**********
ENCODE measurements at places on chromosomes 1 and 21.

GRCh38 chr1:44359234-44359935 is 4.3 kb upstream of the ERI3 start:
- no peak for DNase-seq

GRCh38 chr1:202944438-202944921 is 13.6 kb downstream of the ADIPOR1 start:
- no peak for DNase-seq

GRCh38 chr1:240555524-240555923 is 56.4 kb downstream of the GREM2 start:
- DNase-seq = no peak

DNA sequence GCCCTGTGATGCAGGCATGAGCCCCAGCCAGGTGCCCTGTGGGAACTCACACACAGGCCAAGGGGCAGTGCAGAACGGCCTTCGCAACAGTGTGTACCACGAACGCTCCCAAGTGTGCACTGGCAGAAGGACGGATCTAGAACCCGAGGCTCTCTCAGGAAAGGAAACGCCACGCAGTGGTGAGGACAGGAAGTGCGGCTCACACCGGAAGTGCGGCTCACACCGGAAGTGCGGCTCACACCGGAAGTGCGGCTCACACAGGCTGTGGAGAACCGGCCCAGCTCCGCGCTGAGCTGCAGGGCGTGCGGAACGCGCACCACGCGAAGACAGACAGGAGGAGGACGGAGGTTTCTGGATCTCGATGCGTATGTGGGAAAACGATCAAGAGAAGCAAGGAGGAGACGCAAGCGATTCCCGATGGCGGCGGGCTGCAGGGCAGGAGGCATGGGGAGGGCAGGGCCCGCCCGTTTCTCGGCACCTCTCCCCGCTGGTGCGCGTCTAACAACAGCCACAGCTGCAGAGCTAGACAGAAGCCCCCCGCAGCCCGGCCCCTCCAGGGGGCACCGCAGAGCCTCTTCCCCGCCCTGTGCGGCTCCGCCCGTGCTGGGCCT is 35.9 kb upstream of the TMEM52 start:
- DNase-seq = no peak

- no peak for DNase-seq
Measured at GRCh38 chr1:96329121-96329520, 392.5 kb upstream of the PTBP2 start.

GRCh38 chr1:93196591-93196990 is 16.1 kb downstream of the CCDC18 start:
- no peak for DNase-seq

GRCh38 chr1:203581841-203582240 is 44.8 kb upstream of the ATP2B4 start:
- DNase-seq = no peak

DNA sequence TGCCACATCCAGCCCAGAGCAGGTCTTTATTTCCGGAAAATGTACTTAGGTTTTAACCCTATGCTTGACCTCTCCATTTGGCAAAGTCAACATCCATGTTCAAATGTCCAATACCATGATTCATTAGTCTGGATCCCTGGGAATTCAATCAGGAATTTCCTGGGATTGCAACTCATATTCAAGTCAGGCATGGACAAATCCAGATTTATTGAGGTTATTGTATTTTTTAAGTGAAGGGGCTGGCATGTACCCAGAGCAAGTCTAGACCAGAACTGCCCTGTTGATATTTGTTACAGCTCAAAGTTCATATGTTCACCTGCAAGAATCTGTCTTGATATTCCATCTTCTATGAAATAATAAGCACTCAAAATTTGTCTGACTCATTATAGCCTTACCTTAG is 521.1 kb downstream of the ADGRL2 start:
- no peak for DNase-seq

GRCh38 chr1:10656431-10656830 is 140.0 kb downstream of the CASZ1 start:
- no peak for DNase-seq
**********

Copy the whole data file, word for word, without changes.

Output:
ENCODE measurements at places on chromosomes 1 and 21.

GRCh38 chr1:44359234-44359935 is 4.3 kb upstream of the ERI3 start:
- no peak for DNase-seq

GRCh38 chr1:202944438-202944921 is 13.6 kb downstream of the ADIPOR1 start:
- no peak for DNase-seq

GRCh38 chr1:240555524-240555923 is 56.4 kb downstream of the GREM2 start:
- DNase-seq = no peak

DNA sequence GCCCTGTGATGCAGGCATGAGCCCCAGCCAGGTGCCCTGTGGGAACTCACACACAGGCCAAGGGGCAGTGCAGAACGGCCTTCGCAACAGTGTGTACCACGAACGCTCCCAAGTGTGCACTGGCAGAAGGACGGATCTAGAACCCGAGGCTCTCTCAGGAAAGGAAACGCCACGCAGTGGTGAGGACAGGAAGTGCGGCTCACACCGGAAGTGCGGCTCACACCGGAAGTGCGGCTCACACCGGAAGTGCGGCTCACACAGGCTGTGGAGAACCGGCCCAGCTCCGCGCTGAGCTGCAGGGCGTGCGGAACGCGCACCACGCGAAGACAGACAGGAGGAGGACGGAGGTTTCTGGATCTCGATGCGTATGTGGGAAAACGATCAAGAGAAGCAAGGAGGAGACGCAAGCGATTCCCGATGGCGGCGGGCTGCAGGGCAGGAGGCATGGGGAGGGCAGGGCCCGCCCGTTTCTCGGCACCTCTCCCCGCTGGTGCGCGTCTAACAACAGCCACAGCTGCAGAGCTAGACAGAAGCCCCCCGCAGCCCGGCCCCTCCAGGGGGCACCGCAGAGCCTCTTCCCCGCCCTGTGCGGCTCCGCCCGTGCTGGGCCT is 35.9 kb upstream of the TMEM52 start:
- DNase-seq = no peak

- no peak for DNase-seq
Measured at GRCh38 chr1:96329121-96329520, 392.5 kb upstream of the PTBP2 start.

GRCh38 chr1:93196591-93196990 is 16.1 kb downstream of the CCDC18 start:
- no peak for DNase-seq

GRCh38 chr1:203581841-203582240 is 44.8 kb upstream of the ATP2B4 start:
- DNase-seq = no peak

DNA sequence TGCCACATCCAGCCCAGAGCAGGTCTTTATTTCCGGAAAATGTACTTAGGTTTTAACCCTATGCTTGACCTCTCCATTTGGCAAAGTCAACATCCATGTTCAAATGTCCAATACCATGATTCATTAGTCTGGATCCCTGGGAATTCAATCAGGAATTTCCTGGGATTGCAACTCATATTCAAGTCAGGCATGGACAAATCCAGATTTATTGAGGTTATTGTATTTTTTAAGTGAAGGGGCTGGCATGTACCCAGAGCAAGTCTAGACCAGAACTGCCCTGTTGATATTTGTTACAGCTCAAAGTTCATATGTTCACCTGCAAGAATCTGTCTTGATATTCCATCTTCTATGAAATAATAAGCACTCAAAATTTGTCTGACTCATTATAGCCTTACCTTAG is 521.1 kb downstream of the ADGRL2 start:
- no peak for DNase-seq

GRCh38 chr1:10656431-10656830 is 140.0 kb downstream of the CASZ1 start:
- no peak for DNase-seq